Everyone always says Cornell isn’t the place, it’s the people. Maybe this is naive, but it’s not like that for me. I know that I will take the people I’ve met here with me wherever I go (and if you think you know better, that bonds grow weak and memories fade, please don’t tell me.) My brilliant roommates, my dazzling best friends and my beloved coworkers will stay with me. So, for me, what I’m really saying goodbye to is the place.
Confession: I didn’t love Cornell the first time I visited. I was an angsty 17-year-old, leaving mid-eighties weather in Georgia to land in chilly, low-fifties Ithaca. I refused to take the campus tour with my parents and somehow got lost on the slope, walking up and down and around until I exhausted myself.
I redeemed myself, though. By the end of O-week, I fell in love with it here — and when you know, you know. I walked an average of seven miles a day that August, exploring every bit of campus my legs would take me to. I visited Sunset Park, climbed up the highest tower of the Law School and hiked Buttermilk Falls. I came to adore my nook in Clara Dickson Hall, met the girls who are my roommates and best friends to this day and, when it came time to move out, wept to Harry Hudsons’s Yellow Lights through the last week (til the boy across the hall threatened to throw my speaker out the window).
Maybe it’s silly to think that four years of swimming in First Dam and standing on the roof of Kennedy Hall and photosynthesizing on the slope — and yes, swotting in Baker 200 and crying in the cocktail lounge and working so hard to justify reveling in the good parts — is what it means to love Cornell properly, but maybe that’s the point. Maybe the point is for each of us to graduate thinking, this is the right way, the only way, to have spent the past four years.
I am thankful for the runs I’ve taken, across waterfalls, along the Arts Quad and towards a triumphantly ringing clocktower. I am thankful for the summers I gloried in and the winters I marveled at and the temperamental springs. I am thankful for the lessons learned, for the snow falls survived, even for that one year that did not once pull its punches. I am thankful for the people I’ve met, the professors who have taught me, the fairy tale buildings I’ve studied in, the knowledge I’ve gained and the millions of moments I’ve spent laughing on this treacherous hill.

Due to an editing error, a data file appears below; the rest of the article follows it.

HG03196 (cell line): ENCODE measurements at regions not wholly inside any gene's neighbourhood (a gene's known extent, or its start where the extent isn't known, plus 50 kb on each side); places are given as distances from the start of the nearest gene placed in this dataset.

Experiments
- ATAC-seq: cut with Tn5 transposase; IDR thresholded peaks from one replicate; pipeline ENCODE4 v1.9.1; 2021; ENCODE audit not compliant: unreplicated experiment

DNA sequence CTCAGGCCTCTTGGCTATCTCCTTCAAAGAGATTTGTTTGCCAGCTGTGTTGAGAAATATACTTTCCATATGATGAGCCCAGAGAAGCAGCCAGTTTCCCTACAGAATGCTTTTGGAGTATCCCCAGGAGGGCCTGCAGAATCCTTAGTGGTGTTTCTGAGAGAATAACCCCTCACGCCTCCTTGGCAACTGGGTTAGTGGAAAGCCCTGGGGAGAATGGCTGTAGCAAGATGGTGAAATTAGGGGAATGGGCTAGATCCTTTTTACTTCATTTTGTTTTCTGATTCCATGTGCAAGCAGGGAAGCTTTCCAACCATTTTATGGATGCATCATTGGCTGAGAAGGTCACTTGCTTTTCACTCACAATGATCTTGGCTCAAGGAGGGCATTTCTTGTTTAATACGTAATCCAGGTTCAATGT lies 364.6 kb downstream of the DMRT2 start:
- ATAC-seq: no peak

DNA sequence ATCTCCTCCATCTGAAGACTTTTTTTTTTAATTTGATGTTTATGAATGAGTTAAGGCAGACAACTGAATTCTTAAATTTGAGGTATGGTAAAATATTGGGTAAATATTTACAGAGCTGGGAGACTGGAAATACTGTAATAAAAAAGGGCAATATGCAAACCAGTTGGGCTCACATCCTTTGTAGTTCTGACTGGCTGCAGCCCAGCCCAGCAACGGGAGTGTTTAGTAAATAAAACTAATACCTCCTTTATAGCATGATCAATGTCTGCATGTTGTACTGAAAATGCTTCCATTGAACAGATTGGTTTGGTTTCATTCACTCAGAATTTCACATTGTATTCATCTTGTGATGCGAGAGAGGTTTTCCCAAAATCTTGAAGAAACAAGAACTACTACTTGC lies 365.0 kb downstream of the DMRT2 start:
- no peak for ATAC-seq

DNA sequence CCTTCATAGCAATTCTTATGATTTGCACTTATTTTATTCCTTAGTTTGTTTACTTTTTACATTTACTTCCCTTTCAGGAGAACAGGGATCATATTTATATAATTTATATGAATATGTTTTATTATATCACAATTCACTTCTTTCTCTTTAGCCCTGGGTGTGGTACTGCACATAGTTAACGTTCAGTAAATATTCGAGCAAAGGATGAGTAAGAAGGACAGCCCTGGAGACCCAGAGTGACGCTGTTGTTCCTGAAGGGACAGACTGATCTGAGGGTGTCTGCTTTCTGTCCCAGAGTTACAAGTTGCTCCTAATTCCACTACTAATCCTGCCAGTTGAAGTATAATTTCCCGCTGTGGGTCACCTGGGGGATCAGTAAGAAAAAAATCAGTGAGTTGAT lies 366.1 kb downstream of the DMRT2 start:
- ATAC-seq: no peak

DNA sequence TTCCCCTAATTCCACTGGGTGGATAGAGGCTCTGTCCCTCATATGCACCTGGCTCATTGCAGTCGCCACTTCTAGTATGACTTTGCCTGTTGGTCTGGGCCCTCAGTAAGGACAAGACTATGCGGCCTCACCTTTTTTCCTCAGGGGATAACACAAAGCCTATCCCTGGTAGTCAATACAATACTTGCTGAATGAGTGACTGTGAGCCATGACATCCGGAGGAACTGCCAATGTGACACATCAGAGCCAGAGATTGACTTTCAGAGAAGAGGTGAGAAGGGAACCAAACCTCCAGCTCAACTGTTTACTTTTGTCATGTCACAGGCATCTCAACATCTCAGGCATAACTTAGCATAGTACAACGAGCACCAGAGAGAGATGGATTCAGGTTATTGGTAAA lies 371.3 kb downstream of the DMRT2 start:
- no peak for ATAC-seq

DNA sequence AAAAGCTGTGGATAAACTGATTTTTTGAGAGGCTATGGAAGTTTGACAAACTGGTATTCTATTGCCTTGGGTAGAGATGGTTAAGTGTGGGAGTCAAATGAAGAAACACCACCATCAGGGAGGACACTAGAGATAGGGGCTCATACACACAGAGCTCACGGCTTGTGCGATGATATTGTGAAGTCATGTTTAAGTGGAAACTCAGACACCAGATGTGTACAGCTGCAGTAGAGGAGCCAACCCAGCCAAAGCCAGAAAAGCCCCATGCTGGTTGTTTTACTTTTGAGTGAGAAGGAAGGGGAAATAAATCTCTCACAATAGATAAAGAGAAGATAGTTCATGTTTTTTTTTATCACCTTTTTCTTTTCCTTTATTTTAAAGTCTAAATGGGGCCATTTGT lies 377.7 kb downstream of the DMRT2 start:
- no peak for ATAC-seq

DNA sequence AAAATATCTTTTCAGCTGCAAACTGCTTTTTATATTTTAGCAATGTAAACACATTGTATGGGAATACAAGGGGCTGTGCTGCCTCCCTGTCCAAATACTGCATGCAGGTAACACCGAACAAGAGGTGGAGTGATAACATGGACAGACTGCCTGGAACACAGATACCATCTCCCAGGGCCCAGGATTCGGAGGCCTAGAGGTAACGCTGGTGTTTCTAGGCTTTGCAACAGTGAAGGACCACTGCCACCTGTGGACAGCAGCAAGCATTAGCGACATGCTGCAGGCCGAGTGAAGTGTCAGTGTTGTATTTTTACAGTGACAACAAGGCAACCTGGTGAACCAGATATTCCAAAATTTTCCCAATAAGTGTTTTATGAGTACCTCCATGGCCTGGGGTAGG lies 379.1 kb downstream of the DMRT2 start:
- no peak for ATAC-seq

I am thankful for The Cornell Daily Sun, which is the reason I am able to write this article at all, and easily the most worthwhile thing I’ve done at Cornell — a responsibility that has humbled me, lifted me up and introduced me to men and women who are so much more at the ripe old age of 21 than I will ever be. When the beginning waves of a pandemic had just begun to break on Ithaca’s shores, my incredible editor-in-chief texted me a senior’s guest submission that I really should look at; as I edited it, and many times again throughout that year, I decided that working at The Sun, gleaning insight into the joys and woes and ideas of Cornellians from all over campus, was the only way to love Cornell properly. Finally, I can say to all the people on Facebook who commented, “Who would publish this piece of garbage?” Hi! Yes, it’s me!
This is what I will graduate feeling, and what I wish for all of you.
So, to quote the immortal lines of Sarah Park ’20, whose grad column I was lucky enough to edit a year ago, “I hope you found a home here. I hope you found places in Ithaca that feel like magic. I hope you found people who make Cornell feel like a love story. I hope you found something or someone who made it hard to say goodbye to this desolate little icy town upon a hill in the middle of nowhere. I hope you fell in love with the person you became here.”
Because I did, and I hope you do too. As I sit typing in my slanty-walled little apartment in Collegetown, all I can think is, in the words of A.A. Milne, “How lucky I am to have something that makes saying goodbye so hard.”
Pallavi Kenkare is a senior in the College of Arts and Sciences. She served as the opinion editor on the 138th editorial board and can be reached at email@example.com. This is the final installment of her column Jabberwocky.